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Jeremy & Christina Horwitz: Food Critics

Get to know a Buffalonian...

The Week in Review recently spoke with the East Amherst husband and wife duo and the culinary critics behind the restaurant review website Buffalo Chow ( about the local food scene. [Ed Note: Jeremy and Christina asked that Artvoice conceal their faces in the interest of providing continued impartiality.]

How often do you eat out each week? Do you try and visit a new restaurant each time?

Christina: We eat out four or five nights a week, sometimes more, mostly for research.

Jeremy: The challenge is balancing new places with old favorites. Life’s too short to eat the same meal over and over, but when we’re craving Bocce’s pizza or salads from Great Northern, we just give in. They’re on our Top 100 list for good reasons.

Did you really move back to Western New York for the food? How much does food play a role in our cultural identity?

J: We picked the best place to start a family - that was the primary reason - but after spending six years in California, I was starving for authentic wings. Great ones are really hard to find outside Western New York. Christina was the only girl I met in Orange County who appreciated wings enough to order them hot from a dedicated wing shop. She was easy to fall in love with.

C: “Buffalo wings” are probably the first thing everyone associates with Buffalo these days, but people here bond over other local favorites, too - Beef on Weck, Friday night Fish Fry, Loganberry, and Sponge Candy. You don’t need to like them all to be a Western New Yorker, but you can’t live here without knowing about them, and I’ve never met someone here who doesn’t love at least one of them. Yet they’re unknown a state or two away, and on the West Coast, where I grew up.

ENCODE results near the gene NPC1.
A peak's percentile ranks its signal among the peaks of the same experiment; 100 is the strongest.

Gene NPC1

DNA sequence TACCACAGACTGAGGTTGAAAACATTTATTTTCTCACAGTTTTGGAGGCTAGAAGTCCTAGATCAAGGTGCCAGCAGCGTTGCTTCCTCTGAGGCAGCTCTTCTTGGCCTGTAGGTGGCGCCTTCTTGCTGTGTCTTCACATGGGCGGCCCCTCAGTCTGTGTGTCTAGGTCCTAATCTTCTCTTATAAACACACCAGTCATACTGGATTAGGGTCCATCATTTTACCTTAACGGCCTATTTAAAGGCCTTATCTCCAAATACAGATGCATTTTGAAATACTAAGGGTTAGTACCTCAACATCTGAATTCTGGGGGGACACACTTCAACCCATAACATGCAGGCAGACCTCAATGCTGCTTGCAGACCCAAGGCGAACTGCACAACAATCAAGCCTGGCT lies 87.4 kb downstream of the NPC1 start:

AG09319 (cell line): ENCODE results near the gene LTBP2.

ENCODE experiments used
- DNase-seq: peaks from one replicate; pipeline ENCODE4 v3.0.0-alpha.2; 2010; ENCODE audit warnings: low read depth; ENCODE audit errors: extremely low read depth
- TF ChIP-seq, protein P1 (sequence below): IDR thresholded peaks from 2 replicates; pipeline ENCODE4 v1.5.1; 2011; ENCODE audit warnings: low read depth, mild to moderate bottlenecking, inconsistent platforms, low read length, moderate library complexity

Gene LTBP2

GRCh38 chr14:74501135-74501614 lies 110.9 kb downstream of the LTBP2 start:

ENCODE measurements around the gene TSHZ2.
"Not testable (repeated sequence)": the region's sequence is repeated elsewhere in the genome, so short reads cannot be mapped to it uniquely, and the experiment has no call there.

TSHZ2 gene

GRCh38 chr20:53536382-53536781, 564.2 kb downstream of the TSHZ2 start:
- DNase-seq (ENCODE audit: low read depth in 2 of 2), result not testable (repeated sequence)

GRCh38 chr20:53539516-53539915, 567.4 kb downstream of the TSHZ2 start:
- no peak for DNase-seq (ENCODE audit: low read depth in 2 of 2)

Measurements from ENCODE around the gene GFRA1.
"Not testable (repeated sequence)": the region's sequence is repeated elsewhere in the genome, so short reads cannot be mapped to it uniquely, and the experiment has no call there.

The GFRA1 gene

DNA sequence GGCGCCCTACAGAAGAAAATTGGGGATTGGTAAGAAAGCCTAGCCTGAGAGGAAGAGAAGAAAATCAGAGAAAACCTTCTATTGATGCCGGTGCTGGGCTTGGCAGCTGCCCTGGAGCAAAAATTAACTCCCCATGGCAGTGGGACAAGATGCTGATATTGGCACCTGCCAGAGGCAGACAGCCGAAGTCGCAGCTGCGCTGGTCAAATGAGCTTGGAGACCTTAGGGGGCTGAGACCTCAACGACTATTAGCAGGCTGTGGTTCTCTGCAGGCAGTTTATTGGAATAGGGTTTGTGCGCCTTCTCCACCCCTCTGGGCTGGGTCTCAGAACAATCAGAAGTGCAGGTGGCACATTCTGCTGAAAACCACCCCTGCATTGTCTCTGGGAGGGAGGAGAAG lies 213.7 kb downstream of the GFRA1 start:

What foods do you think are the most regrettably absent in Buffalo’s culinary landscape? What do you miss most from your travels and all the places you’ve lived?

J: Izakayas! They’re Japanese bars with sophisticated bar foods - the future of local taverns. People here would go completely crazy for them if they knew how amazing they are, so we’ve spotlighted them a few times on Buffalo Chow. We also love frozen yogurt shops like Yogurtland and Pinkberry, and I’m personally a big fan of Chinese dim sum and Ethiopian food, too.

C: The thing I miss most is having so many market and ethnic choices within a three-mile radius. That’s the ideal. I wish restaurants would serve wild King Salmon, not the bland Atlantic, farm-raised stuff. And I’d love to have a Japanese restaurant serve Katsu Curry and proper Ramen soup, both hugely popular in Japan now. I’m really glad that Five Guys Burgers is opening here soon, because it emphasizes fresh, quality ingredients.

Does it seem like too many restaurants in Buffalo cater to perceived “American tastes” (too salty, too greasy, too much meat) when it comes to ethnic foods? Do you think people would appreciate more authentic cuisine?

C: Absolutely. Mexican food is a prime example; at most places here, the ingredients taste like they came out of cans. Williamsville’s La Tolteca is the best locally, but even it could stand to improve. Authentic Mexican is so fresh that extra salt and grease aren’t necessary. The plates just pop with color and flavor.

J: I think some restaurants here use “perceived tastes” as an excuse to simplify dishes they find too challenging to prepare properly. It’s easier to blame the customer than the cook or the supplier that doesn’t stock the right ingredients. But it’s sad, because one slipshod dish can make a first-timer write off an entire cuisine. Chefs who insist on authenticity may charge a little more, but the results can be intoxicating.

It seems like you accrue quite a bit of leftovers. Do you ever cook? What are some of your favorite home cooked meals and comfort foods?

J: We usually finish what we order, but if we have leftovers - rice, a little meat - they’re doggie bagged, and our dogs actually get them most of the time. Our husky, Sake, gladly eats even the worst sushi.

C: I love to cook. Authentic broiled or grilled fish tacos are so fantastic that I’d give away the recipe just to get places around here to serve them the right, delicious way. And I cook a mean steak with grilled pineapples for dessert.

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